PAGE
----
Is it wrong of me to hate these lyrics as much as I do—to want Dirty Projectors to make sense, or at least to be less pretentious about their nonsense? The band is lavishly interesting, musically; I know that should be enough. But as with Radiohead, I can't ignore the doggerel. "Repine unfathomable enigma"! Bob Dylan used the word "repine" in a song once, but he's Bob Dylan. No one else should go near that word. Ever. Also, can we call for a moratorium on Williamsburg hipsters giving snotty life-advice to "businessmen"?Okay. On the first point, who the fuck are you to say which words can be used by the many, many non-Dylans who populate the world of popular music? I'm not particularly enamored with Longstreth's lyrics either, but I'm not going leap to claiming that certain words must be indicative of a snotty fancy pants big city mouse mentality. Such an attitude is, dare I say it, Palinesque? And again, look at how he phrases it at the beginning: "Is it wrong of me to hate these lyrics as much as I do?" The message again: look how different my opinions are than most of my peers!
I believe that Rosen and Weiner both have a big problem with experimental, guitar-oriented rock 'n roll music. That's a question of personal taste, I guess. So why do they find Dirty Projectors moderately acceptable by comparison? It comes down to the song "Stillness Is The Move," which can be considered (I guess) as the band's big hit:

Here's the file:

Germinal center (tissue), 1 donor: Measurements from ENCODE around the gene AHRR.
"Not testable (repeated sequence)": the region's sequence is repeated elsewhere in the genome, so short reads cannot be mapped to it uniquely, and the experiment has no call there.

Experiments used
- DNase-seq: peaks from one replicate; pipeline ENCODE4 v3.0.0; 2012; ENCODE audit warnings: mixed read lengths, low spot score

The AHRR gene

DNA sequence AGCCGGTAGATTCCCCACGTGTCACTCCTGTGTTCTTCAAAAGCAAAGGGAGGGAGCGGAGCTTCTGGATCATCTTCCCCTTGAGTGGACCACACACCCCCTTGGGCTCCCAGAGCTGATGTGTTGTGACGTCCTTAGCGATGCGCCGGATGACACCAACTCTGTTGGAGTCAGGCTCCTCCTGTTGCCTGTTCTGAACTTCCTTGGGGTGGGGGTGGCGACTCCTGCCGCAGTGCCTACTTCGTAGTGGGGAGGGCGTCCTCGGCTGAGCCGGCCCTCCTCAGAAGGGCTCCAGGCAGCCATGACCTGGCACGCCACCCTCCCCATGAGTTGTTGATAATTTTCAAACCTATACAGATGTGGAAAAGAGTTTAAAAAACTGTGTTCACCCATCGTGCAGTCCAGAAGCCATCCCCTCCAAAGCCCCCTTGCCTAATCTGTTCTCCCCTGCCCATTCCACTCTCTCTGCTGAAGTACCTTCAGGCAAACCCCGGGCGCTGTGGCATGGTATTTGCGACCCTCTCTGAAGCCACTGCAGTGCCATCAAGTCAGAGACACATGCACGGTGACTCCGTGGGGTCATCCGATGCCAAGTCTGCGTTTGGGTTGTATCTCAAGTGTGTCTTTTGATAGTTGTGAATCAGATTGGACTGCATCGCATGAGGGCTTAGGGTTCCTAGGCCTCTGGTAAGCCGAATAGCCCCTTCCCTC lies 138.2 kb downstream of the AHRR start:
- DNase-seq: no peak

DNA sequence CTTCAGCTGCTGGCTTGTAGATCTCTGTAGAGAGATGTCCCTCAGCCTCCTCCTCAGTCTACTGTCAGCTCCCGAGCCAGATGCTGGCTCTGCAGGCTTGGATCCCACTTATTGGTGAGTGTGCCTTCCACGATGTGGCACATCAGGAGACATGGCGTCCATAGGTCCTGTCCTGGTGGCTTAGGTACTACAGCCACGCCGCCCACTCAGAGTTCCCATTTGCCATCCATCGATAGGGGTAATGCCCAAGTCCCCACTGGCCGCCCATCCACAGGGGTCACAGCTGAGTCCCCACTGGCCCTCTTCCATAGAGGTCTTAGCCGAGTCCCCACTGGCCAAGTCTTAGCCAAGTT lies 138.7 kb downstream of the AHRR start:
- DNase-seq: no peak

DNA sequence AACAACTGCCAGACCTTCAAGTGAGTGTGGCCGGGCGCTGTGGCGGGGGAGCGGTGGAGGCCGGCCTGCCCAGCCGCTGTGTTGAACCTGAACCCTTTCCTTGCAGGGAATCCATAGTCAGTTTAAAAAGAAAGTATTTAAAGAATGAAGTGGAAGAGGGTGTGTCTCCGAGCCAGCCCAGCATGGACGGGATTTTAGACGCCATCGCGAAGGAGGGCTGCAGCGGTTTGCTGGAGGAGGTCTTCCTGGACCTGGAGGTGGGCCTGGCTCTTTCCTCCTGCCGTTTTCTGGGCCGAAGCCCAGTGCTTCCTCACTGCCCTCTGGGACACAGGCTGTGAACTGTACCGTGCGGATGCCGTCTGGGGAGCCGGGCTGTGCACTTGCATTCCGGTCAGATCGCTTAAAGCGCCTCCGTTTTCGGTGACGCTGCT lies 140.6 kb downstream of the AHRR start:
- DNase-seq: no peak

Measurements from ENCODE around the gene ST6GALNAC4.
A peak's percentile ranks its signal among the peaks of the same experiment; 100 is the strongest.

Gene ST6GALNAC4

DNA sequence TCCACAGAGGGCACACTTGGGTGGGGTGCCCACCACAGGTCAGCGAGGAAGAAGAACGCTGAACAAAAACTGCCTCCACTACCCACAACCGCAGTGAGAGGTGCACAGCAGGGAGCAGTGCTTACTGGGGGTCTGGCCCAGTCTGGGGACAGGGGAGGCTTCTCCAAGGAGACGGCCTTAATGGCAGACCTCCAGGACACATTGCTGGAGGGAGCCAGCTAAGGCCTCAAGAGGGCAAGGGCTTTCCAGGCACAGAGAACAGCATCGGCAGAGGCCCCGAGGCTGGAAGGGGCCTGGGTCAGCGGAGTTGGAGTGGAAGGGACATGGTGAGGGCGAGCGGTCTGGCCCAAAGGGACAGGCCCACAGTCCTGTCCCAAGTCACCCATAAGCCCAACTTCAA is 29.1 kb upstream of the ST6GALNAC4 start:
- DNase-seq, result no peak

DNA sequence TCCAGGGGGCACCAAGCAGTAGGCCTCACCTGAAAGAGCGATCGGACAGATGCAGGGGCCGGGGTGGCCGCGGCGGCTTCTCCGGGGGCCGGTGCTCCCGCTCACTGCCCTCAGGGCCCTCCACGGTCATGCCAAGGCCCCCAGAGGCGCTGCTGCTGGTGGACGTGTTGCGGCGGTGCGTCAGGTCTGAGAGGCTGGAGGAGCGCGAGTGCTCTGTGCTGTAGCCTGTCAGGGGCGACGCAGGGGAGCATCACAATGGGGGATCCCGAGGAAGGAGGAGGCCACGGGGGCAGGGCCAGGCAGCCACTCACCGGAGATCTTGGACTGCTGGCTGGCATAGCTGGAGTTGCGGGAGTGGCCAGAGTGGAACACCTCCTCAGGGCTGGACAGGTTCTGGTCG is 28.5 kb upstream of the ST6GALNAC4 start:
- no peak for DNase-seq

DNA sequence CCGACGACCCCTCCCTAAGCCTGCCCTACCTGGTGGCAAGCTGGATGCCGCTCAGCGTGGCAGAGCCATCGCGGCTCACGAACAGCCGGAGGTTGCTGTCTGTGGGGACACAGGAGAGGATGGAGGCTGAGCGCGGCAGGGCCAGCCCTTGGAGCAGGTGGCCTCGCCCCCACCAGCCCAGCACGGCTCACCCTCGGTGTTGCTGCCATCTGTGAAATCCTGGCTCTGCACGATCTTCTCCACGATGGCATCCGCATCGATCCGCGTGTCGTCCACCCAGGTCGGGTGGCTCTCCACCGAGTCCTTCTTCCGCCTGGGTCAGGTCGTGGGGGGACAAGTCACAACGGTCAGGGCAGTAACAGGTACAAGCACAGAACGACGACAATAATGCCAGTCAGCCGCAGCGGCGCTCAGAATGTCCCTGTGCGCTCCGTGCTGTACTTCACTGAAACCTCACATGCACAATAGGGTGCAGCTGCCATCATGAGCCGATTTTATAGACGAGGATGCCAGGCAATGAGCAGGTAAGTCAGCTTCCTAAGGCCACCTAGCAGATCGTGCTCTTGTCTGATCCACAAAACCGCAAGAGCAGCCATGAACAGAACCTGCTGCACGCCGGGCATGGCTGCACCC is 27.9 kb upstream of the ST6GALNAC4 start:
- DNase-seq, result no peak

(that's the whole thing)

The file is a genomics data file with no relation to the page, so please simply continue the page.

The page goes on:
I tend to agree with you: I'm impressed by this band, but I don't enjoy listening to them, exactly. The big exception to that is no big surprise: "Stillness is the Move," the "breakout" single off Bitte Orca. In-the-pocket clatter, nagging guitar drone, Longstreth-free vocals, and Coffman doing a spry, note-vaulting, tricky-cadenced, Destiny's Child/Aaliyah impression. One of my favorite pieces of rock criticism last year was Solange Knowles' smart, lush "Stillness" cover, which made the song's R & B connection explicit. Between the Xx's "Hot Like Fire" and tUnE-YarDs' "Real Live Flesh," it's a good time for R & B-inflected art-rock.Ugh. I would be very rich if I was paid every time someone said that they were "impressed" by some experimental band, but couldn't really "enjoy it" due to any semblance of artiness (I've always wondered: how is that possible?). Importantly, it gives us a window into the kind of indie music that Weiner and Rosen can admit to liking, which is music that basically takes its cues from popular R&B. In case you haven't heard it, "Stillness Is The Move" doesn't really sound like anything else on Bitte Orca; Longstreth's crazy rhythms and modal changes are reduced to a fairly simply 12-string figure that remains unchanged throughout, and the brunt of the melody rests on singer Amber Coffman, whose acrobatic, hook-laden harmonies draw a lot on the R&B/American Idol/autotune axis of evil permeating popular radio. Which is fine: it's a really good song.